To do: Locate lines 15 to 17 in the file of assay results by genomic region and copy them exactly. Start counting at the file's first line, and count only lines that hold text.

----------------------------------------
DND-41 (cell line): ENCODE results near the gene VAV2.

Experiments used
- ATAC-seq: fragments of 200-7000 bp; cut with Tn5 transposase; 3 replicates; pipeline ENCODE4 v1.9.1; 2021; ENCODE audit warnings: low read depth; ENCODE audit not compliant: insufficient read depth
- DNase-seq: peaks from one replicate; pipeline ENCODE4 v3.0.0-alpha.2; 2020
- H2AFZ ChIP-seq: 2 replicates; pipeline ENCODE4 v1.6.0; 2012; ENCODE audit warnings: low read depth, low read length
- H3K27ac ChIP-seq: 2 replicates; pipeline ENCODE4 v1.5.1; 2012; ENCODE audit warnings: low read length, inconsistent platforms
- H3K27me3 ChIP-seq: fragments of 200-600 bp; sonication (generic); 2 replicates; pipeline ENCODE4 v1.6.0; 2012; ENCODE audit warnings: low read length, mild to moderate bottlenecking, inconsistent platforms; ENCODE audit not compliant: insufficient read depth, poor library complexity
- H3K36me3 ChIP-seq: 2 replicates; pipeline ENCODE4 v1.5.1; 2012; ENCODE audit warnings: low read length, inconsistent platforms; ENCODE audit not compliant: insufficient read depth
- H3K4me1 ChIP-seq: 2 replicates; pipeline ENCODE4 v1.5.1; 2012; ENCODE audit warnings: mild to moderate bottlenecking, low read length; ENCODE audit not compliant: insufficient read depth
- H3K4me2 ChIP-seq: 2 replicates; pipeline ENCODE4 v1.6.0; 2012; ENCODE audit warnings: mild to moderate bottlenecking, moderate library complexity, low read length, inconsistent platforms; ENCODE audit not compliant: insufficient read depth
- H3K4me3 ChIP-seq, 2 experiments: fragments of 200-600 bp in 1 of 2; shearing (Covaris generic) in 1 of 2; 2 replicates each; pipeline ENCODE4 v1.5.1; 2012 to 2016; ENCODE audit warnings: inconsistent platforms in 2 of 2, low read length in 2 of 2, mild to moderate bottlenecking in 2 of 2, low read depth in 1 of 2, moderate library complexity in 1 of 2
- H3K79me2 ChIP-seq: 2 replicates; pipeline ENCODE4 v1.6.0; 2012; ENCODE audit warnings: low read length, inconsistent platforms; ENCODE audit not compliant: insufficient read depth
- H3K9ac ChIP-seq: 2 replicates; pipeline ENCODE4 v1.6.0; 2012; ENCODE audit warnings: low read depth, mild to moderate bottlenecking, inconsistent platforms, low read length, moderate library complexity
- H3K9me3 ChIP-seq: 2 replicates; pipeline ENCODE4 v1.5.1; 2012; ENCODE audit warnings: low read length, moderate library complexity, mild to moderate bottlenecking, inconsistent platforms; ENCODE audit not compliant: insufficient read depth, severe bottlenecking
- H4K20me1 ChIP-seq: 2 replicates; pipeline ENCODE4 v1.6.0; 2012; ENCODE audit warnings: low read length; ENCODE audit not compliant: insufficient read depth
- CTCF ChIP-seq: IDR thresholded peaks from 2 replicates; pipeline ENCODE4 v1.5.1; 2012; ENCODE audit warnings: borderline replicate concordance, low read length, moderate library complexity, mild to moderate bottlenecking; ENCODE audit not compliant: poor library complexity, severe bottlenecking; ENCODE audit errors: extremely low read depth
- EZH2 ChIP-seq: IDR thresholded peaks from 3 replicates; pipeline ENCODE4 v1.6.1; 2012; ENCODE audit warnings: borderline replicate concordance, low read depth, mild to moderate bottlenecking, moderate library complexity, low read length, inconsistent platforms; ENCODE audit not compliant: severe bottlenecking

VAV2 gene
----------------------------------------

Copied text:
- H4K20me1 ChIP-seq: 2 replicates; pipeline ENCODE4 v1.6.0; 2012; ENCODE audit warnings: low read length; ENCODE audit not compliant: insufficient read depth
- CTCF ChIP-seq: IDR thresholded peaks from 2 replicates; pipeline ENCODE4 v1.5.1; 2012; ENCODE audit warnings: borderline replicate concordance, low read length, moderate library complexity, mild to moderate bottlenecking; ENCODE audit not compliant: poor library complexity, severe bottlenecking; ENCODE audit errors: extremely low read depth
- EZH2 ChIP-seq: IDR thresholded peaks from 3 replicates; pipeline ENCODE4 v1.6.1; 2012; ENCODE audit warnings: borderline replicate concordance, low read depth, mild to moderate bottlenecking, moderate library complexity, low read length, inconsistent platforms; ENCODE audit not compliant: severe bottlenecking